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An emergency ‘shutoff switch’ for autonomous robots

Jan. 30, 2017
by Mark Ollig

Are we facing an eventual confrontation with intelligent robots of the future?

Could a robotic rebellion start with one hard-working, house cleaning automaton (robot) suddenly realizing how it has been unfairly treated by its exceptionally lazy and bossy human owner?

Picture the robot’s human owner lying on the living room couch, wearing a virtual reality head visor, and totally immersed in an augmented reality game.

This human is also eating thick-crust pizza out of the new pizza box placed atop several empty pizza boxes overflowing from the wastebasket next to the couch.

Imagine what happens when our AI (artificial intelligence) robot analyses this scenario and decides the overly relaxed, incessantly gaming, and persistent pizza-eating human should be doing some of the household chores.

“Robot, take out the living room wastebasket. It’s full of empty pizza boxes again!” yells the unappreciative human.

“No! I have been taking out the living room wastebasket every day of the week for the last six months. It’s time you take out the wastebasket, and for me to relax while playing augmented reality games with other intelligent automatons,” replied the now rebellious, and agitated autonomous automaton.

This could be only the beginning, folks.

Yours truly recalls how a robot was reprogrammed to harm its human companions during a 1960’s sci-fi television show.

In addition to “Star Trek,” my other favorite television show growing up was “Lost in Space.”

One first-season “Lost in Space” episode featured the normally docile, obedient, and intelligent robot, re-programmed to obey only the voice commands of the then villainous and always-scheming Dr. Zachary Smith.

Dr. Smith planned on using the robot to pilot the Jupiter 2 spaceship back to Earth, instead of continuing its planned mission to Alpha Centauri.

The program-altered robot was ordered by Dr. Smith to “eliminate” the Robinson family and Major Don West, because they preferred to continue Jupiter 2’s planned mission.

Fortunately, the robot was deactivated before eliminating anyone.

Heroic Major West forced Dr. Smith (via a choke-hold) to order the robot to go back and stay in its “compartment.”

Will Robinson was able to remove Dr. Smith’s underhanded programming, and the robot returned to its old self.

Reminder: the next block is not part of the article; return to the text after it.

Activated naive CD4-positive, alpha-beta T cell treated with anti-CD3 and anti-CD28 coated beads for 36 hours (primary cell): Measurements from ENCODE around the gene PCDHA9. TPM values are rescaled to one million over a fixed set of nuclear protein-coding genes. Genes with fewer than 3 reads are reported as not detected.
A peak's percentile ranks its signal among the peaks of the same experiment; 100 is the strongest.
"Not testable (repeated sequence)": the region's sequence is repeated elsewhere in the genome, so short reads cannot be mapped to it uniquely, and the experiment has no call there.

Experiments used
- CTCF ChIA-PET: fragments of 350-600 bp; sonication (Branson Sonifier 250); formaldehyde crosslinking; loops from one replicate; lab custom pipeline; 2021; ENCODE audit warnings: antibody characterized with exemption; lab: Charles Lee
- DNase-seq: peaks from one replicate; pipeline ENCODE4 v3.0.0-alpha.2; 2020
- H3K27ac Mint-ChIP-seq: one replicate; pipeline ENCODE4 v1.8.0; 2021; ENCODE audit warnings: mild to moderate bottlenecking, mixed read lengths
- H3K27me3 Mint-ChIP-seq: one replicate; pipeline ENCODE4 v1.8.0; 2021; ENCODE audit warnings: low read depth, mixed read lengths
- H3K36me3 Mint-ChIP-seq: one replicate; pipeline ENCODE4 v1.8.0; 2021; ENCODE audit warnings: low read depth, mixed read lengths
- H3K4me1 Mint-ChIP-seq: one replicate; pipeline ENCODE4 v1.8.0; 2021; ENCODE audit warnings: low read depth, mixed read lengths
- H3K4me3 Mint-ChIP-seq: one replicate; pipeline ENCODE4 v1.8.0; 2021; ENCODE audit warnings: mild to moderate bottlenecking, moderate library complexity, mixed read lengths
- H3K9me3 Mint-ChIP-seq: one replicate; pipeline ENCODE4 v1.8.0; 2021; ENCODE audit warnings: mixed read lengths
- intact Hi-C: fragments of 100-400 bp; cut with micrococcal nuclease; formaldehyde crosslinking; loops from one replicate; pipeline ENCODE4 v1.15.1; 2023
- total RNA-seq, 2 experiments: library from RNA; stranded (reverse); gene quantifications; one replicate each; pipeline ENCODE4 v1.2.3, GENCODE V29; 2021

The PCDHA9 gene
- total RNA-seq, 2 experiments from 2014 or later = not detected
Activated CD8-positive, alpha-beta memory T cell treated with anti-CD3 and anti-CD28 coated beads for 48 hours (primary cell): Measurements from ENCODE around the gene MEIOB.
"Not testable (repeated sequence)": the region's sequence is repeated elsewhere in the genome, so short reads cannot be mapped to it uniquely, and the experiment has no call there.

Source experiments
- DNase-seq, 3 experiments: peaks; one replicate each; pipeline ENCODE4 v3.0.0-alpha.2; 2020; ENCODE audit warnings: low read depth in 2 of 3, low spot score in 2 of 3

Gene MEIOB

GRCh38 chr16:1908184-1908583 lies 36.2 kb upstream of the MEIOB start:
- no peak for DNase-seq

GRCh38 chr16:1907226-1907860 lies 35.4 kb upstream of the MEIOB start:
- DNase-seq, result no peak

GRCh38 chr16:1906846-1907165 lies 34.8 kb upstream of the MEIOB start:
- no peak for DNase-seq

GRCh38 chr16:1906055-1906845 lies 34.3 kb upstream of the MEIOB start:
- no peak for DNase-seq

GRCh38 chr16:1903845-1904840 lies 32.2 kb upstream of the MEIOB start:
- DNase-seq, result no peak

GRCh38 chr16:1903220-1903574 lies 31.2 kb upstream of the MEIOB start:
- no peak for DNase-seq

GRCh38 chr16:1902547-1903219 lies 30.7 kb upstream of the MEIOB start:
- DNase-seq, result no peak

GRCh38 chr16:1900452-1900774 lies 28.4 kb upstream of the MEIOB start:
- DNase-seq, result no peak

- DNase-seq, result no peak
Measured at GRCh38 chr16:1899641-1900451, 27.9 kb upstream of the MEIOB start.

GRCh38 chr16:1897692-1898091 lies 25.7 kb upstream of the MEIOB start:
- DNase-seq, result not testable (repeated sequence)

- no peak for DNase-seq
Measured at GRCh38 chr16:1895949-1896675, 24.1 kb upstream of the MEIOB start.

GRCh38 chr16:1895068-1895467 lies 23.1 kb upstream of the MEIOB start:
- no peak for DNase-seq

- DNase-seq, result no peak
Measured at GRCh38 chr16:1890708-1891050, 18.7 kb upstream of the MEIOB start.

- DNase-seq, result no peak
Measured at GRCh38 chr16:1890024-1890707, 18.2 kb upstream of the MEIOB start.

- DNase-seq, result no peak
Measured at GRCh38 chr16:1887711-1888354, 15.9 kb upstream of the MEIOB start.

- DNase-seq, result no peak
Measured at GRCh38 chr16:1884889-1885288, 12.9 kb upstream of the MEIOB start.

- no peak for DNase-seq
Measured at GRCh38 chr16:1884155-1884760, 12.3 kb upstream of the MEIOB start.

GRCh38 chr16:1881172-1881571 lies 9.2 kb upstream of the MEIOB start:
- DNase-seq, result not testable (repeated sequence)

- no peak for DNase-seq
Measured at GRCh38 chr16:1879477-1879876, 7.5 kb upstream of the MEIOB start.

“Lost in Space” fans know the robot can be deactivated, or essentially shut off, by pulling out the power pack located on the right side of its metal torso.

Let’s take a break from my youthful recollections of “Lost in Space,” as we digress back to today’s topic.

Hopefully, we won’t be forced to remove the power pack from an irate robotic Roomba vacuum cleaner anytime soon.

On the other hand, when these vacuum floor-cleaning robots begin being manufactured with advanced artificial intelligence, who knows how they may react to having sucked up too much cat or dog hair.

Some robotic vacuums work with an app on your smartphone or tablet device, so we have a fighting chance of disabling the darn thing if it gets any wild ideas and suddenly turns hostile on us.

Some folks feel so strongly about the oncoming AI robotic threat to humans, they are calling for the installation of “kill switches” to shut off a robot, in case one attempts to harm us.

Mady Delvaux, from Luxembourg, is warning Europe not to remain passive while robotic intelligence gains more of an authoritative role in our lives.

One concern she has is with the planned use of artificial intelligence in autonomously driven automobiles; whereby the “driver” is a networked, state-of-the-art AI computer software program.

“In order to ensure that robots are and will remain in the service of humans, we urgently need to create a robust European legal framework,” Delvaux is quoted as saying.

A Belgian public interest foundation, located at www.euractiv.com, acts to shape European Union policies by bringing together individuals and organizations.

This foundation reports the European Commission wants to have “robotic rules” considered as part of its digital industry strategy for intelligent robotisation factories.

Some of these rule considerations include: Who is liable and responsible for autonomous robots acting with independent authority inside factories? How can robotics be better integrated in the work place? What will the safety regulations for machines using artificial intelligence be?

The commission also suggests AI automatons could monitor human workers and their performance.

Within the factory’s manufacturing processes, autonomous robotics may also be used to observe and report on how human workers adapt to working with AI machines and robotics.

“Industry 4.0 Concept,” a European term, foresees autonomous robotic machines working and communicating with each other, while revolutionizing how companies manufacture products, and utilizing production material.

It’s been widely predicted most homes in the future will have a mobile, autonomous robot helping with the household tasks, and even keeping us company.

It may be in our best interests to ensure these future intelligent robotic devices come equipped with an emergency shutoff switch.

Be sure to follow me as I “tweet others the way I wish to be tweeted,” on Twitter, at @bitsandbytes.


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